sitemap. I used the attribute non-terminating="true", to mark that
the input pipeline should be executed but that there is more to do in
the sitemap afterwards.

After the input pipeline there is a selector that select the output
pipeline depending of if the input pipeline succeed or not. This use
of selection have some relation to the discussion about pipe-aware
selection (see [3] and the references therein). It would solve at
least my main use cases for pipe-aware selection, without having its
drawbacks: Stefano considered pipe-aware selection mix of concern,
selection should be based on meta data (pipeline state) rather than on
data (pipeline content). There were also some people who didn't like
my use of buffering of all input to the pipe-aware selector. IMO the
use of selectors above solves booth of these issues.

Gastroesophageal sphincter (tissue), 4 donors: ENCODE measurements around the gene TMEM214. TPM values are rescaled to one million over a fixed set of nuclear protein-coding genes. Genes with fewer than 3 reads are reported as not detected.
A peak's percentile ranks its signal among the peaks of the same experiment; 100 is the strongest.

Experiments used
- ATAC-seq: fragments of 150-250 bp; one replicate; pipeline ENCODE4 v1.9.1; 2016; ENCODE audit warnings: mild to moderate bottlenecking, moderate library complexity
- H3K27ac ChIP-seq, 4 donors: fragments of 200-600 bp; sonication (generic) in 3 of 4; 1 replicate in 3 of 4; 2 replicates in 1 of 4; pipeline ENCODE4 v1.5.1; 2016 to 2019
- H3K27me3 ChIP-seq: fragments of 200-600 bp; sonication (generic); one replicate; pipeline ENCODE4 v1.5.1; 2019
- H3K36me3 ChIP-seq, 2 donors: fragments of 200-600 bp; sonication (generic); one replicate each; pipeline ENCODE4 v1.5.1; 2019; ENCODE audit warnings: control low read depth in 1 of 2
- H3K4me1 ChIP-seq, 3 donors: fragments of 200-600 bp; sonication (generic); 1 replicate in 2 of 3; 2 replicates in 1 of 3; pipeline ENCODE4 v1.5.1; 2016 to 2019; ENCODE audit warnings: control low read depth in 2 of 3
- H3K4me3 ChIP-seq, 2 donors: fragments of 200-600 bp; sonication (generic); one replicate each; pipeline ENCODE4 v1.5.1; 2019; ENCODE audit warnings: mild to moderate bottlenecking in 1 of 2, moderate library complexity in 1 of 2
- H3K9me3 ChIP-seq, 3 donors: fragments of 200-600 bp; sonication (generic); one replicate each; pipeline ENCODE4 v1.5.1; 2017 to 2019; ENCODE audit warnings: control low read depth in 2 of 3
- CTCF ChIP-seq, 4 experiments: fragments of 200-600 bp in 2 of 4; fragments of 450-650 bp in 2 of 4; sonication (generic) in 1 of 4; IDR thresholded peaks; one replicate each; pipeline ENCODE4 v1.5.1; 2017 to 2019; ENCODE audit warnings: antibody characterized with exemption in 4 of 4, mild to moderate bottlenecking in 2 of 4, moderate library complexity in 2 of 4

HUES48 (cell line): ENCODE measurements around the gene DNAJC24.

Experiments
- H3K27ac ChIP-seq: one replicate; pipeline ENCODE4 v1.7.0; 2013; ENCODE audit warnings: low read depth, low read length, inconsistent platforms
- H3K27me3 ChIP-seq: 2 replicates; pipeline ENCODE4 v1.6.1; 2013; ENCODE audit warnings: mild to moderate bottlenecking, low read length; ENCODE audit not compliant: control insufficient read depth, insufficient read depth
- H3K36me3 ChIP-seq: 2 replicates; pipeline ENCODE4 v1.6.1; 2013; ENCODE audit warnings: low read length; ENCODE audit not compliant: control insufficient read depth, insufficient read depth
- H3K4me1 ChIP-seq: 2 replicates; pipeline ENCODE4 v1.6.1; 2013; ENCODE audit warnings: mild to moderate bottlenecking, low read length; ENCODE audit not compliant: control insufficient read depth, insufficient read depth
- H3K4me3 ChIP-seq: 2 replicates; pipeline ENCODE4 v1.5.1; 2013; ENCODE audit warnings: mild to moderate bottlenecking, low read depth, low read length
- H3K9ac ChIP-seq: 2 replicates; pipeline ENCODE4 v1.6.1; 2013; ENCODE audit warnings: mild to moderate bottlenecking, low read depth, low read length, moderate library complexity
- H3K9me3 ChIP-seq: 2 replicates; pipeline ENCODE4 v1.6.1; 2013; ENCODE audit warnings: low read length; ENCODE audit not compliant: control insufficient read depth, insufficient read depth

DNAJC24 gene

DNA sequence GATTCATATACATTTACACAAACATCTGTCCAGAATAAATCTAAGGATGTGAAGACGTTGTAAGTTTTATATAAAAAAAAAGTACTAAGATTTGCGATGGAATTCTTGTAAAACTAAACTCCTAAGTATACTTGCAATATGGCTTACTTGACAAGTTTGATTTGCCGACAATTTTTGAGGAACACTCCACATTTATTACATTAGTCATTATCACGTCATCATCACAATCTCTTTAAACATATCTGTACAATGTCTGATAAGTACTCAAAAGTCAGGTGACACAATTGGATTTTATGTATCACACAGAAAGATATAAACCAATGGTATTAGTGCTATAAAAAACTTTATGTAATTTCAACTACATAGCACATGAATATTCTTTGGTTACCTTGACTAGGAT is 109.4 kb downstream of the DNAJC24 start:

The output pipeline start with an action that takes care about the
business logic for the application. This is IMHO a more legitimate use
for actions than the current mix of input handling and business logic.

In Flowscripts
--------------

IIRC the discussion and examples of input for flowscripts this far has
mainly dealed with request parameter based input. If we want to use
flowscripts for describing e.g. web service flow, more advanced input
handling is needed. IMO it would be an excelent SOC to use output
pipelines for the presentation of the data used in the system, input
pipelines for going from input to system data, java objects (or some
other programming language) for describing business logic working on
the data within the system, and flowscripts for connecting all this in
an appropriate temporal order.

For Reuseability Between Blocks
-------------------------------

There have been some discussions about how to reuse functionality
between blocks in Cocoon (see the threads [1] and [2] for
background). IMO (cf. my post in the thread [1]), a natural way of
exporting pipeline functionality is by extending the cocoon pseudo
protocol, so that it accepts input as well as produces output. The
protocol should also be extended so that input as well as output can
be any octet stream, not just xml.

If we extend generators so that their input can be set by the